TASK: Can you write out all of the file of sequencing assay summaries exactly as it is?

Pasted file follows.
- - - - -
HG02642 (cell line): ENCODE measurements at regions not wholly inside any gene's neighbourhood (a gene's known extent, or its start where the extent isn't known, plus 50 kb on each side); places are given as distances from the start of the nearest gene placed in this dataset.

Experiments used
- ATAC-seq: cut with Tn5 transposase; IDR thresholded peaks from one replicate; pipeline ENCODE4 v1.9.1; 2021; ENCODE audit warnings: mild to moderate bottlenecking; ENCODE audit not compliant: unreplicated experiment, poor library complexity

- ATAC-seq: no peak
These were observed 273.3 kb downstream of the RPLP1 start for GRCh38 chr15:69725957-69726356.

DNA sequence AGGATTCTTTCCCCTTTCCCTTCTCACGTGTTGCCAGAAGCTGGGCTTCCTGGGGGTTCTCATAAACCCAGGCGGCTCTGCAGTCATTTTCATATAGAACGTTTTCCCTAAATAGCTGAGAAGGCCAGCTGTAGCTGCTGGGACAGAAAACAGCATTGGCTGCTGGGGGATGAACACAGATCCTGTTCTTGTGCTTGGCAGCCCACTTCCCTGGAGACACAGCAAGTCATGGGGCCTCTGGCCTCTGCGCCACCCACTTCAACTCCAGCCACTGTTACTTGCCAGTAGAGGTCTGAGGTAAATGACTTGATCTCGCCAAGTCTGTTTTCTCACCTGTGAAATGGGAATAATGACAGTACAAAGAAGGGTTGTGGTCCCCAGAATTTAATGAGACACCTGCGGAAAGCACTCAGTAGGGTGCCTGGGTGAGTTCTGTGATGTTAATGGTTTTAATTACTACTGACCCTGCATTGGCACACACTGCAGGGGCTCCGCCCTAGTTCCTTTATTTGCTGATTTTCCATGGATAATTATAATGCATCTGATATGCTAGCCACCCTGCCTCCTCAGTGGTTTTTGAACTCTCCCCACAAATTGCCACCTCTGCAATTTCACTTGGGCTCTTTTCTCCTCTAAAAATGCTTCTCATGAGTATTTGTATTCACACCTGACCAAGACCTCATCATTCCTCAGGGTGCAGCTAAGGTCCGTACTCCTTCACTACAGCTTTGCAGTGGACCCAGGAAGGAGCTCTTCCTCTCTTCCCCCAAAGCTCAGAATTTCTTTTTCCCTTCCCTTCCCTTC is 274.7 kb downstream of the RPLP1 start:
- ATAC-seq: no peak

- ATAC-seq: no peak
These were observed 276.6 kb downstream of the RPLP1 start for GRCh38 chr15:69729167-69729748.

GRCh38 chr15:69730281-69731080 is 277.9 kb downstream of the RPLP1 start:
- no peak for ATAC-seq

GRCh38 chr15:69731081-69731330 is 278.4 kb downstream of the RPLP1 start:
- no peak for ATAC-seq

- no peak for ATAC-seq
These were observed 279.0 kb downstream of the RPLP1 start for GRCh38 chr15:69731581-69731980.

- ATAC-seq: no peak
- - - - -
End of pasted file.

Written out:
HG02642 (cell line): ENCODE measurements at regions not wholly inside any gene's neighbourhood (a gene's known extent, or its start where the extent isn't known, plus 50 kb on each side); places are given as distances from the start of the nearest gene placed in this dataset.

Experiments used
- ATAC-seq: cut with Tn5 transposase; IDR thresholded peaks from one replicate; pipeline ENCODE4 v1.9.1; 2021; ENCODE audit warnings: mild to moderate bottlenecking; ENCODE audit not compliant: unreplicated experiment, poor library complexity

- ATAC-seq: no peak
These were observed 273.3 kb downstream of the RPLP1 start for GRCh38 chr15:69725957-69726356.

DNA sequence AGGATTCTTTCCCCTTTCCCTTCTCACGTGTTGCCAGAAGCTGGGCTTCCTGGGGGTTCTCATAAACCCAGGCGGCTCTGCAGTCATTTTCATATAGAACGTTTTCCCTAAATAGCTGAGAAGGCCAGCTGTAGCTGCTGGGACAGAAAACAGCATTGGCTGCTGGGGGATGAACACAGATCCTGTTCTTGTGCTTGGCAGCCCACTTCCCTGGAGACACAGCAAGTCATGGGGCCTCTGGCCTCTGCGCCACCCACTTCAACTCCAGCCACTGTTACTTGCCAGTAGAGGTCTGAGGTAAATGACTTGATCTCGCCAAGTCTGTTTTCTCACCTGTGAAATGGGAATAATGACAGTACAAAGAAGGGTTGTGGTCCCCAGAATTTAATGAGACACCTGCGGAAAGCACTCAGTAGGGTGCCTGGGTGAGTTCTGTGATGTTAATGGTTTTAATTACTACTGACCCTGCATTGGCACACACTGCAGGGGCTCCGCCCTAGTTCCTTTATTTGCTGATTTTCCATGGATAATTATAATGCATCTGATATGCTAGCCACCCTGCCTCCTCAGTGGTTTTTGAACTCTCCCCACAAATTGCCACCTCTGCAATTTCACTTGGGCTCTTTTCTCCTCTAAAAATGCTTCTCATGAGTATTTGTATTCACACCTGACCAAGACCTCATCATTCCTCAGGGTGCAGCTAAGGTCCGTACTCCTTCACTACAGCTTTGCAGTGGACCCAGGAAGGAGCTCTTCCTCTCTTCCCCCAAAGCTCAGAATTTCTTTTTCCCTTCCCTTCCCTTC is 274.7 kb downstream of the RPLP1 start:
- ATAC-seq: no peak

- ATAC-seq: no peak
These were observed 276.6 kb downstream of the RPLP1 start for GRCh38 chr15:69729167-69729748.

GRCh38 chr15:69730281-69731080 is 277.9 kb downstream of the RPLP1 start:
- no peak for ATAC-seq

GRCh38 chr15:69731081-69731330 is 278.4 kb downstream of the RPLP1 start:
- no peak for ATAC-seq

- no peak for ATAC-seq
These were observed 279.0 kb downstream of the RPLP1 start for GRCh38 chr15:69731581-69731980.

- ATAC-seq: no peak